Ontario Conservative MP Costas Menegakis said he was moved by the death of Brigadier, a Belgian cross put down after police said he was deliberately struck by a driver they were trying to pull over in 2006.
When Menegakis was elected to the House of Commons in 2011, he said he set about trying to do more to protect animals that work with police.
His bill gained traction this week with the death of Quanto, an Edmonton police dog stabbed and killed during an arrest.
"It was almost like a no-brainer because it was something that I wanted to do for a long time," the MP said in a phone interview Wednesday. "Little did I know that just a few months after I put my bill in that we would have another tragic incident like this."
The bill, tabled earlier this year, proposes that anyone "who knowingly or recklessly poisons, injures or kills a law enforcement animal," including a horse or dog, could be subject to a five-year maximum sentence, the same sentence for animal cruelty.
But the change is more than symbolic, Menegakis said.
"This takes this particular penalty and puts it in the Criminal Code under the police and peacekeeping officers section so it kind of forces the judicial system to apply the law in every case where a service animal is maliciously attacked," Menegakis said.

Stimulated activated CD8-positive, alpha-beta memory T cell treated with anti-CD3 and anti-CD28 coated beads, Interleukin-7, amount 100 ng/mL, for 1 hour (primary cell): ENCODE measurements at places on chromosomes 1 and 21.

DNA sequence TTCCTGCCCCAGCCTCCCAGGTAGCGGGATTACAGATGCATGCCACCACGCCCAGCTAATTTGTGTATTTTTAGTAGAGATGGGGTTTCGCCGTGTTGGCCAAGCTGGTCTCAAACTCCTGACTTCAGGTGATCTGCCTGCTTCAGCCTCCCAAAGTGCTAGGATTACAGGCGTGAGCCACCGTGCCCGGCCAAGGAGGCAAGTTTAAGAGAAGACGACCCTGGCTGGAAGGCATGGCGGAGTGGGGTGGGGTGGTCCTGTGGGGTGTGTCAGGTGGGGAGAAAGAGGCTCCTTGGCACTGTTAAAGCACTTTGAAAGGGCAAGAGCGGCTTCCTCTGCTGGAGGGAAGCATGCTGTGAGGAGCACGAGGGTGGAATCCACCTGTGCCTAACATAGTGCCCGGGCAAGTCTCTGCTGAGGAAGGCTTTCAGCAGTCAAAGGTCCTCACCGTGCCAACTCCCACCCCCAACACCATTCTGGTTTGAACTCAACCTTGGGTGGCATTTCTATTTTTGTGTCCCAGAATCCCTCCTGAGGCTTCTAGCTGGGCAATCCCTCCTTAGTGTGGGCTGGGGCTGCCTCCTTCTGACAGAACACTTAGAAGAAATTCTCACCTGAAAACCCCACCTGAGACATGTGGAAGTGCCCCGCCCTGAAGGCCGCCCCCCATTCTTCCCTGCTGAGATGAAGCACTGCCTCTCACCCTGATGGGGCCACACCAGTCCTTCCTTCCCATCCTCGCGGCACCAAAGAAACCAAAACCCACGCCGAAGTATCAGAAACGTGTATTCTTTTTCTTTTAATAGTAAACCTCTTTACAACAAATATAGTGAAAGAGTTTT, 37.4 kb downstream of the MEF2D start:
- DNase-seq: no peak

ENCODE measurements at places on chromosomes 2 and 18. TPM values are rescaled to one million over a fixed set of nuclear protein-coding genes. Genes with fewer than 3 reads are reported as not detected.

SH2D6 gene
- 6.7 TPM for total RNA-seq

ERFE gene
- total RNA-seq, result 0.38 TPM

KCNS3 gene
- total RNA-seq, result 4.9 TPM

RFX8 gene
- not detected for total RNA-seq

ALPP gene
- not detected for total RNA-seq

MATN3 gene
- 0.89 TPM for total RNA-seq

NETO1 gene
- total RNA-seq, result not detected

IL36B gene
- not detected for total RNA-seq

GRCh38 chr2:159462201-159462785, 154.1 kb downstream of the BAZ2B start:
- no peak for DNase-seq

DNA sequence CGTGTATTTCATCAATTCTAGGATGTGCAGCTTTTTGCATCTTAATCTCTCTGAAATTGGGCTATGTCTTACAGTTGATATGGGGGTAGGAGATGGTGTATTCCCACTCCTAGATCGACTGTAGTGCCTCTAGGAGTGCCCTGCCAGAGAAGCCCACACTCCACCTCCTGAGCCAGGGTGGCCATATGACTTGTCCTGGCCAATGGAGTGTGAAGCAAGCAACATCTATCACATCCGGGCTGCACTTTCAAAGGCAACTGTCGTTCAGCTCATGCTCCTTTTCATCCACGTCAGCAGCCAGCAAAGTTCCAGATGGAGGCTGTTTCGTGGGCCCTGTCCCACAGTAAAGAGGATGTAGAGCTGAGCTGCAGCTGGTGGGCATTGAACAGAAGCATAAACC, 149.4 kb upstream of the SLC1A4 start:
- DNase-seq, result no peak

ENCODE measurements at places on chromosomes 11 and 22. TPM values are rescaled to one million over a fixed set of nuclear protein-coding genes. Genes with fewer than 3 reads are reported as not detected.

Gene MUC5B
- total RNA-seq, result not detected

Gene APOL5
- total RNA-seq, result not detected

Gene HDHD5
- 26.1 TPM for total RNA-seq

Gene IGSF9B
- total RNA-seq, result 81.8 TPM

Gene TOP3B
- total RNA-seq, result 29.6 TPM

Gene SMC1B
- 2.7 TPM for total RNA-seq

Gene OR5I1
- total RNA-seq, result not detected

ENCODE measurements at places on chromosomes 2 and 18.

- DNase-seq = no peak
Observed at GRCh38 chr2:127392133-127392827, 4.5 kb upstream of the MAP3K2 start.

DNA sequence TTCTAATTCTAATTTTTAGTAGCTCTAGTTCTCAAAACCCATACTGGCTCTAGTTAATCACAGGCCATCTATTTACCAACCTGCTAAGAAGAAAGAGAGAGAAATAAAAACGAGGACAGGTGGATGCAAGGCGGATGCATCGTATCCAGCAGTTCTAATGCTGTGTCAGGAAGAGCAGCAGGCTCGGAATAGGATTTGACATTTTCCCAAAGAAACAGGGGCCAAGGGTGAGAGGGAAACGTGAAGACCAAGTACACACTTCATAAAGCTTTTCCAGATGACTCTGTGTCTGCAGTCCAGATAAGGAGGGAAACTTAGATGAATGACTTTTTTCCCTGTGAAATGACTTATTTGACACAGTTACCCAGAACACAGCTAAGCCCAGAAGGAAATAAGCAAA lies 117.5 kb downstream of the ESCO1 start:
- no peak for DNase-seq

"When you look at the actual penalties you can apply, you can get carried away on emotion. I would have liked a lot bigger penalties but there is human life and there is animal life, as well. There is a difference. I wanted it to be something that made sense."
The suspect in Brigadier's death was charged with dangerous operation of a vehicle causing bodily harm and failing to remain at the scene of an accident.
There was a push at that time to get police animals included in the Criminal Code and Edmonton police renewed those efforts this week when officers complained that animal cruelty was the strongest charge they could lay dealing with Quanto's death.
The MP said he is currently looking for another backbencher to carry the bill forward because he was recently named a parliamentary secretary and can no longer table private member's bills.
Still, he said he doesn't expect any opposition and hopes the bill can be passed before the next federal election in 2015.
Alberta's justice minister has said he supports the federal bill and that the province is considering changing the Service Dog Act to include provisions that would punish people who harm the animals.
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